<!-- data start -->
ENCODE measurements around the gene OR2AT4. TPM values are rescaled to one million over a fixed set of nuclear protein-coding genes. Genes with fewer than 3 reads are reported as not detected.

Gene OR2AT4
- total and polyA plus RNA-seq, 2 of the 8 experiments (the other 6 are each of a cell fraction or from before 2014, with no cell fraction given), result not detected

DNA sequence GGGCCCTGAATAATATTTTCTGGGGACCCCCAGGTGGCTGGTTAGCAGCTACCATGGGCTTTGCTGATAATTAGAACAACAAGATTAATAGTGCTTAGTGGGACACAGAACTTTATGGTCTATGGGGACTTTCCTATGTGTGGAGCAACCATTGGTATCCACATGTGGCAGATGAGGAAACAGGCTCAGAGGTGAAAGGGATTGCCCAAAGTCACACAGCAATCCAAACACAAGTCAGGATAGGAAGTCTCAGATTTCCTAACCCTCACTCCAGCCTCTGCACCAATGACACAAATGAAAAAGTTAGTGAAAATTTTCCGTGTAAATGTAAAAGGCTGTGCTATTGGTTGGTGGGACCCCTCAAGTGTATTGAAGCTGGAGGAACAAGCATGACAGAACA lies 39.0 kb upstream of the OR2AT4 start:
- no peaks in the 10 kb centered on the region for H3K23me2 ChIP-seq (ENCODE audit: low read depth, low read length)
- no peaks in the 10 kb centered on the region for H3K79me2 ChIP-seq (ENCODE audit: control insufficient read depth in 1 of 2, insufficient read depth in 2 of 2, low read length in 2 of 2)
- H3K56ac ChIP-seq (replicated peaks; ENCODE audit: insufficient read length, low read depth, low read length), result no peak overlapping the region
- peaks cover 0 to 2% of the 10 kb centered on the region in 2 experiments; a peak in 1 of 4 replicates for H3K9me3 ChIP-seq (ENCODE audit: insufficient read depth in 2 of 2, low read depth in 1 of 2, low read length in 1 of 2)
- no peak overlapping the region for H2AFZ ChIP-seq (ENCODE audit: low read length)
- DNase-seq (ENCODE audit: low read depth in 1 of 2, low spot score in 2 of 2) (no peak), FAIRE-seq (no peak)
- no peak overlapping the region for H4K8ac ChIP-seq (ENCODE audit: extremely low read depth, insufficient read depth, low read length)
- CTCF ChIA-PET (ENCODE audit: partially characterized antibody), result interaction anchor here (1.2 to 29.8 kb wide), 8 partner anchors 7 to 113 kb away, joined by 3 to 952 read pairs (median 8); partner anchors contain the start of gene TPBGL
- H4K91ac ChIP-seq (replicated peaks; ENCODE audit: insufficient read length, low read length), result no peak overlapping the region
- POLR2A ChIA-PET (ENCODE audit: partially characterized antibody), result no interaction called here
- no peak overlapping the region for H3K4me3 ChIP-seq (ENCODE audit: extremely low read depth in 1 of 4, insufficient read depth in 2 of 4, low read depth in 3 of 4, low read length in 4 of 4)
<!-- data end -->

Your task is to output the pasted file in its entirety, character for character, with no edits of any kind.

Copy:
ENCODE measurements around the gene OR2AT4. TPM values are rescaled to one million over a fixed set of nuclear protein-coding genes. Genes with fewer than 3 reads are reported as not detected.

Gene OR2AT4
- total and polyA plus RNA-seq, 2 of the 8 experiments (the other 6 are each of a cell fraction or from before 2014, with no cell fraction given), result not detected

DNA sequence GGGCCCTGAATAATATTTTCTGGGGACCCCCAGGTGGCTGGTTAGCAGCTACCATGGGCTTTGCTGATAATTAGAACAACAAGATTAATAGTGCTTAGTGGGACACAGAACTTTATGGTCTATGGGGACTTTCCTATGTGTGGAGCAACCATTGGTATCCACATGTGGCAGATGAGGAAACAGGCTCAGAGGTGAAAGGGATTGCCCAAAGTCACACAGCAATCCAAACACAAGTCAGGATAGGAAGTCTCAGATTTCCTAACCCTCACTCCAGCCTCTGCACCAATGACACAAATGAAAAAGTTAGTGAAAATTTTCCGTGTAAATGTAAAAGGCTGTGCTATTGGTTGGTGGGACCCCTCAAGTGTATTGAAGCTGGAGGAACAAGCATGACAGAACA lies 39.0 kb upstream of the OR2AT4 start:
- no peaks in the 10 kb centered on the region for H3K23me2 ChIP-seq (ENCODE audit: low read depth, low read length)
- no peaks in the 10 kb centered on the region for H3K79me2 ChIP-seq (ENCODE audit: control insufficient read depth in 1 of 2, insufficient read depth in 2 of 2, low read length in 2 of 2)
- H3K56ac ChIP-seq (replicated peaks; ENCODE audit: insufficient read length, low read depth, low read length), result no peak overlapping the region
- peaks cover 0 to 2% of the 10 kb centered on the region in 2 experiments; a peak in 1 of 4 replicates for H3K9me3 ChIP-seq (ENCODE audit: insufficient read depth in 2 of 2, low read depth in 1 of 2, low read length in 1 of 2)
- no peak overlapping the region for H2AFZ ChIP-seq (ENCODE audit: low read length)
- DNase-seq (ENCODE audit: low read depth in 1 of 2, low spot score in 2 of 2) (no peak), FAIRE-seq (no peak)
- no peak overlapping the region for H4K8ac ChIP-seq (ENCODE audit: extremely low read depth, insufficient read depth, low read length)
- CTCF ChIA-PET (ENCODE audit: partially characterized antibody), result interaction anchor here (1.2 to 29.8 kb wide), 8 partner anchors 7 to 113 kb away, joined by 3 to 952 read pairs (median 8); partner anchors contain the start of gene TPBGL
- H4K91ac ChIP-seq (replicated peaks; ENCODE audit: insufficient read length, low read length), result no peak overlapping the region
- POLR2A ChIA-PET (ENCODE audit: partially characterized antibody), result no interaction called here
- no peak overlapping the region for H3K4me3 ChIP-seq (ENCODE audit: extremely low read depth in 1 of 4, insufficient read depth in 2 of 4, low read depth in 3 of 4, low read length in 4 of 4)